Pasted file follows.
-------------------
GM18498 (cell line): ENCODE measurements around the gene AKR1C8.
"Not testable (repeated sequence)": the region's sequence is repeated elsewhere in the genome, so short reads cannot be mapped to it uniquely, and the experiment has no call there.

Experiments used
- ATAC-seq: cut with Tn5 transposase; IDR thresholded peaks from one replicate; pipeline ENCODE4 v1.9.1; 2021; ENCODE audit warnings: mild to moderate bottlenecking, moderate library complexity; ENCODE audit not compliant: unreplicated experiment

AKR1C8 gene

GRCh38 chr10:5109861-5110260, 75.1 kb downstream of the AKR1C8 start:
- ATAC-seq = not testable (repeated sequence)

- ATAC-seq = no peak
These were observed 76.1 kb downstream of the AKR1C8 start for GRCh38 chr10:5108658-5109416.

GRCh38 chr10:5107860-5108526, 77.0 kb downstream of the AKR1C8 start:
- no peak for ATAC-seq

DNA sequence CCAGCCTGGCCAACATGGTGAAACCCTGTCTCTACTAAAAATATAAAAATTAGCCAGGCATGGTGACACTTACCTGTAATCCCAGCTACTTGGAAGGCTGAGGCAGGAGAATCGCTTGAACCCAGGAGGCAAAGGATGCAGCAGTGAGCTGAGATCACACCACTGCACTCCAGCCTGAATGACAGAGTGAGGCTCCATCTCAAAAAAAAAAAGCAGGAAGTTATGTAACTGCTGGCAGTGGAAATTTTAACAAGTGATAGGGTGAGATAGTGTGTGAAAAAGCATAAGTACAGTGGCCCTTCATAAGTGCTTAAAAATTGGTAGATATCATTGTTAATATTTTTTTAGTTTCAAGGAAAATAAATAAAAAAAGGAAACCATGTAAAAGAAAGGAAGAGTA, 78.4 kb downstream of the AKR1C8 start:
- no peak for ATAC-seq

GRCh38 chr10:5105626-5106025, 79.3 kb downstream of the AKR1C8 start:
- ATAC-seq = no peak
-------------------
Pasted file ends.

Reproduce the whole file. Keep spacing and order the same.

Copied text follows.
GM18498 (cell line): ENCODE measurements around the gene AKR1C8.
"Not testable (repeated sequence)": the region's sequence is repeated elsewhere in the genome, so short reads cannot be mapped to it uniquely, and the experiment has no call there.

Experiments used
- ATAC-seq: cut with Tn5 transposase; IDR thresholded peaks from one replicate; pipeline ENCODE4 v1.9.1; 2021; ENCODE audit warnings: mild to moderate bottlenecking, moderate library complexity; ENCODE audit not compliant: unreplicated experiment

AKR1C8 gene

GRCh38 chr10:5109861-5110260, 75.1 kb downstream of the AKR1C8 start:
- ATAC-seq = not testable (repeated sequence)

- ATAC-seq = no peak
These were observed 76.1 kb downstream of the AKR1C8 start for GRCh38 chr10:5108658-5109416.

GRCh38 chr10:5107860-5108526, 77.0 kb downstream of the AKR1C8 start:
- no peak for ATAC-seq

DNA sequence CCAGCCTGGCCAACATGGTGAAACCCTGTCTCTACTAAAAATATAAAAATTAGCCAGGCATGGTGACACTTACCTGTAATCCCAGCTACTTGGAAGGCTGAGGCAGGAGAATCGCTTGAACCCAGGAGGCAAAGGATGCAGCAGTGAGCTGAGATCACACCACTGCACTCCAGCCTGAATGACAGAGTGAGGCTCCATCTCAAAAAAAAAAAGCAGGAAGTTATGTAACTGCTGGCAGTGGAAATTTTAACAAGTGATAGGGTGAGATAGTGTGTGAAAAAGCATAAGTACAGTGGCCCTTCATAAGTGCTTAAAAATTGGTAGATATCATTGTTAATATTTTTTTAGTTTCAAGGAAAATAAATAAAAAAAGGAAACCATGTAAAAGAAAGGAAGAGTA, 78.4 kb downstream of the AKR1C8 start:
- no peak for ATAC-seq

GRCh38 chr10:5105626-5106025, 79.3 kb downstream of the AKR1C8 start:
- ATAC-seq = no peak